“My guess is there’s no real ‘fix’ for imposter syndrome but to bravely challenge it on a regular basis until you begin to feel it less and less and it slowly fades away.”
–Maureen McCann, executive career strategist
Approximately 70% of people have experienced imposter syndrome at some point in their lives. Whether that be in our personal or professional lives, these limiting beliefs can seriously stunt our personal growth. From feelings related to decreased self-confidence, inferiority, and comparing ourselves to others, this negative self-talk can hold us back from achieving our goals.
Magalie Rene, Founder and CEO of Workplace Catalyst, knows this best. In Episode 18 of Think Deeply, Speak Simply—Conquering Imposter Syndrome—Maglie shared how leaning into fear and tapping into radical compassion can flip the switch on imposter syndrome.
Here are the top three pieces of advice she shared during her visit.
It's not just you
Imposter syndrome affects us all. Whether you’re a CEO, manager, or executive, imposter syndrome doesn’t discriminate. We all have different reasons for why we don’t feel good enough and we all have different lived experiences. Our intersectional backgrounds can convince us that we’re not ready enough, smart enough, or prepared enough for that next opportunity.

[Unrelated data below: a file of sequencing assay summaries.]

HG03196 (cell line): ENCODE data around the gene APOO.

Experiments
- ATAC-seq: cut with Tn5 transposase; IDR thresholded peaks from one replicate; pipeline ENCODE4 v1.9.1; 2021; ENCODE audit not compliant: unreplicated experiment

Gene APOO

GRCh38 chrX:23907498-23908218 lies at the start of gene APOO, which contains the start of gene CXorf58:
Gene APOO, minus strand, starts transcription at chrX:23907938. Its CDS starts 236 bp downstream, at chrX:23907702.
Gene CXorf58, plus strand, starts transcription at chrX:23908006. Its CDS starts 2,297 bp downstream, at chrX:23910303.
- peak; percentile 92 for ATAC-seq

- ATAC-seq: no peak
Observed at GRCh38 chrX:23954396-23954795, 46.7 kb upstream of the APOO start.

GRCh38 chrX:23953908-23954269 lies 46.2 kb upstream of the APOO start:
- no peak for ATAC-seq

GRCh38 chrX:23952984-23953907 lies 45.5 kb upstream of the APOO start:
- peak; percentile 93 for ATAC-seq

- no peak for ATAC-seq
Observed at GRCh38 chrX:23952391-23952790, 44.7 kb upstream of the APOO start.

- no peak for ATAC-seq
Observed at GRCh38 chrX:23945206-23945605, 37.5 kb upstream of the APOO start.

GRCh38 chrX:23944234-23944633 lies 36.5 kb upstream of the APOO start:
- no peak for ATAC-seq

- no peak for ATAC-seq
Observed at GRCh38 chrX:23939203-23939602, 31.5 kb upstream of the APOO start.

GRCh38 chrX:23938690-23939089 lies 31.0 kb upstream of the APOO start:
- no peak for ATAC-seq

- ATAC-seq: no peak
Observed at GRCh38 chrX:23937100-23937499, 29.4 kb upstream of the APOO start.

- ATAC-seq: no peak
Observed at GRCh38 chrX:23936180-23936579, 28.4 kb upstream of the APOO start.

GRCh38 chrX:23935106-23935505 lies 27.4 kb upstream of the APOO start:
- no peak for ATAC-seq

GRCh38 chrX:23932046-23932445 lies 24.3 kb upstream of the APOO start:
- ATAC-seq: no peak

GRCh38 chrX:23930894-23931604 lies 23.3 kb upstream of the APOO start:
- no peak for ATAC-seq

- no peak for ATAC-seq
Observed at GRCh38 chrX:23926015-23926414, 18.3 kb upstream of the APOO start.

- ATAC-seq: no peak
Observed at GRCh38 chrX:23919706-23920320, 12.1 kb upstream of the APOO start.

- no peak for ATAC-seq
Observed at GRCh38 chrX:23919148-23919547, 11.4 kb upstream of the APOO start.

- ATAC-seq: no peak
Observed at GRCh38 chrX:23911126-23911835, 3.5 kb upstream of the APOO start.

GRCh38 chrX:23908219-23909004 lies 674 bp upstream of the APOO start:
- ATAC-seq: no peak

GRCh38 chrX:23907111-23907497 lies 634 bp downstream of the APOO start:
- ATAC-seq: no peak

Maybe there aren’t enough initials behind your name to make you feel qualified for that next career challenge. Or perhaps you feel too old, young, or inexperienced for the position you’re after. Whatever it is, find comfort in the fact that you are not alone, and don’t be afraid to talk about it. Addressing these negative emotions head-on is the only way to continue inspiring our communities, peers, managers, and more.
Embrace the fear
Fear is something that will occur no matter what, so it’s time to redesign your relationship with it. After all, you may never get over your imposter syndrome—and that’s okay!
If you feel any level of trepidation, fear, or avoidance over something, lean into it. These are all healthy indicators that your next challenge is in sight. You experience these levels of resistance because you feel like you aren’t pushing yourself hard enough under current circumstances. You are aware that you’re capable of more. You crave growth and reject complacency. These are admirable qualities to be proud of, not embarrassed.
Be kind to yourself
Move forward despite your fear and stop being so hard on yourself. Have radical compassion for yourself often. Persevere despite the negative voice in your head telling you otherwise. Diffuse the pressure you’re putting on yourself and the procrastination and fear will naturally lessen. Be kind and encourage yourself. Acknowledge everything, from the small, medium-sized wins to the monumental ones. Celebrate everything, whether that’s simply brushing your teeth in the morning or crushing a business presentation at work. Continue to flex that kindness muscle and your self-confidence will become second nature.